Which would you rather have – a computer with a huge programmable memory and no internet access, or a computer with limited programmable memory that was always online, wherever you went?
Over the Christmas holiday, my brother, who is a VP at an international internet company, pointed out that if someone took a hammer to his laptop it wouldn’t even inconvenience him as all his data and information was readily available to him “in the cloud”. A bit of quick research (online, of course) revealed to me that “cloud computing” is the practice of storing all your data from pics to docs to apps online, relegating your home computer or laptop to the role of a “network access point”.
Once I was able to shake the somewhat dramatic image of someone smashing the hard drive of my laptop without my being inconvenienced, I realized that working on a computer offline vs. working in “the cloud” is an excellent metaphor for how the human mind works.
Try this quick experiment:
1. Run a search for “chocolate chip cookie recipes” on your local hard drive.
2. Go online (if you’re not already) and run the same search on your favorite search engine.
When I tried this for myself, I found that when I refined the search down to just the word “chocolate”, I had 16 responses, ranging from a client intake form to a product search at Staples for 1″ binders to an email from a friend who had hot chocolate while trying to recover from frostbite in the Andes. The same search online got me five award winning recipes (including the Nestle Toll House recipe) in the first five responses.
Using your mind offline involves continual searches through your personal data banks (i.e. “thinking about stuff”) and making decisions based on computations using the limited data of our own learning and memory (i.e. “best guessing”). When we use our minds “online”, we instead have relatively unlimited access to the wisdom of the universe, allowing us to discover and utilize the best and most relevant information available with a “just in time” delivery.
If you are continually using your mind offline, chances are you place a high value on information gathering as a means of getting smarter, be it through reading to keep informed, advanced schooling, and/or experiencing more and more things. Your biggest fear is, of course, dementia or Alzheimer’s, which like a computer virus can wipe out key bits of your memory leaving you helpless to navigate in an ever more complicated world.
While using your mind online doesn’t mean you stop being interested in learning or you would look forward to a decline in memory, it does free you up to experience life more in the moment without the need to rely on your personal thinking to guide you through the fray. You can elevate problems to the back burner, putting them out of your mind until the answer arrives, fully formed, like a web search running in the background while you check your email or play Minesweeper to keep yourself busy.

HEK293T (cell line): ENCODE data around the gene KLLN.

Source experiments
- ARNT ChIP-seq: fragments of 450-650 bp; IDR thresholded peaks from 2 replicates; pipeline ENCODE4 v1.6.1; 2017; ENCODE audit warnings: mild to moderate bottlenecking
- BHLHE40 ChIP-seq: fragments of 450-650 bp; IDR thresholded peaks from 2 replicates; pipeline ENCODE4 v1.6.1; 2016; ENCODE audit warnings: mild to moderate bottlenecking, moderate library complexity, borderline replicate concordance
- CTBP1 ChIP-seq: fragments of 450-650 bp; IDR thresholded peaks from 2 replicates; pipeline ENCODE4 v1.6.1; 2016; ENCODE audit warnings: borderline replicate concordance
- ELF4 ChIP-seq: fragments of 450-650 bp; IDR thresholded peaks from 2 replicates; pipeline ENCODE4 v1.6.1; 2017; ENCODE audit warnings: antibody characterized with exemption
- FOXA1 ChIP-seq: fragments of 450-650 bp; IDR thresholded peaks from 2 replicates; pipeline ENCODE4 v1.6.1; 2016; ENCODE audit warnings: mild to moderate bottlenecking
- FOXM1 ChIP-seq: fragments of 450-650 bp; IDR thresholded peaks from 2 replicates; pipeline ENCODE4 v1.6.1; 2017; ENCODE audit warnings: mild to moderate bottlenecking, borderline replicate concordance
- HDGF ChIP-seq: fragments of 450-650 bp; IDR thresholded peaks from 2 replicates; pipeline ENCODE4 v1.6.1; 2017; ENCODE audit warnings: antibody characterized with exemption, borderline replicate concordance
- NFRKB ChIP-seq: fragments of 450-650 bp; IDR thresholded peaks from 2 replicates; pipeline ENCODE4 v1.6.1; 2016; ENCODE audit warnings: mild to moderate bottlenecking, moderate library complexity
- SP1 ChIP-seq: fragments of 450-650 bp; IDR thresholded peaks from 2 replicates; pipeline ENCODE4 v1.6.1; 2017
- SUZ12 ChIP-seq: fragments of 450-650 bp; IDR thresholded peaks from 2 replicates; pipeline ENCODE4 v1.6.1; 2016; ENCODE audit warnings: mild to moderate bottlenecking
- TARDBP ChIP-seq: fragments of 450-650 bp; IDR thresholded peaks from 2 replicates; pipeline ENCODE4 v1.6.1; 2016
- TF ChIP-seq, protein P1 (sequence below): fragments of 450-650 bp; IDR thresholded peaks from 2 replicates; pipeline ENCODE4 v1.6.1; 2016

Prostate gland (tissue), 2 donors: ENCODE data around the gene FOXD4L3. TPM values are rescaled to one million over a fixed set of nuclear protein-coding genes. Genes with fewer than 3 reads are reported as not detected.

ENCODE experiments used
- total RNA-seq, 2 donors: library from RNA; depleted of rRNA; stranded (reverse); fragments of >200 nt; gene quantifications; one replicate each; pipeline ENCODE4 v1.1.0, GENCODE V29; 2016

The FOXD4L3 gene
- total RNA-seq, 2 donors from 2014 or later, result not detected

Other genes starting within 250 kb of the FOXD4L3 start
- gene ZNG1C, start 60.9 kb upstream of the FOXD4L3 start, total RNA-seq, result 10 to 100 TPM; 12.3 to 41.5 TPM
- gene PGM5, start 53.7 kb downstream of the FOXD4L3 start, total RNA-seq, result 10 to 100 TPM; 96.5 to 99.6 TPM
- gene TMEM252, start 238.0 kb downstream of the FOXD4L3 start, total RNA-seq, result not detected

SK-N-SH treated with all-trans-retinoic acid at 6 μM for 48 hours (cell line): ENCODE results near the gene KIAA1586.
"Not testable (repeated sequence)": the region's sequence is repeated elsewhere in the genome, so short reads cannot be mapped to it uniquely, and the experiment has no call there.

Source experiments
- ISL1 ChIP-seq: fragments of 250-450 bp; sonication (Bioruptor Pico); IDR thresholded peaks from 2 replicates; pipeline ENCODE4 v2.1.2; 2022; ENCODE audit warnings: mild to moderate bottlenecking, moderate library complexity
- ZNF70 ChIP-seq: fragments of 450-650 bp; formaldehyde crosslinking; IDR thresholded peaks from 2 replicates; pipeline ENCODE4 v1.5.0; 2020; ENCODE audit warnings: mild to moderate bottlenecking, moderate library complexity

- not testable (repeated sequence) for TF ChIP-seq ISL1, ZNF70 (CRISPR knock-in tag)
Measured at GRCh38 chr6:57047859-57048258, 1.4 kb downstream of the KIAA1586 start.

So how do we do it? How do we “go online” with our minds?
Here’s the only thing you need to know:
When you are relaxed and content with a relatively quiet mind, intuitions and insights flow like gigabytes through a data cable. So if you’re ever not sure whether or not you’re using your mind effectively, you need look no further than your own state of mind. Whenever you are in a relative state of clarity and well-being, you can be assured that your mind is online and whatever comes through will be of use. Whenever you are caught up in trying to figure things out, work them through, or overwhelm them with your brilliance, chances are your mind is offline and you will do as well (or poorly) as your history dictates.
In other words, using your mind online feels better – a quieter, deeper feeling than many of us are used to. You might describe it as clarity, contentment, happiness, ease, well-being, or even peace. In the quiet of those moments, you can easily hear the still small voice within. This is the way your mind is designed to work – a clear channel to your higher wisdom.
And since this is your natural state, you don’t need to worry about practicing techniques to stay online. In those moments when you notice your thoughts are racing and you find your mind offline, simply relax as best you can and wait – you’ll be back online much sooner than you think…
Have fun, learn heaps, and I’ll see you in the cloud!
|With all my love,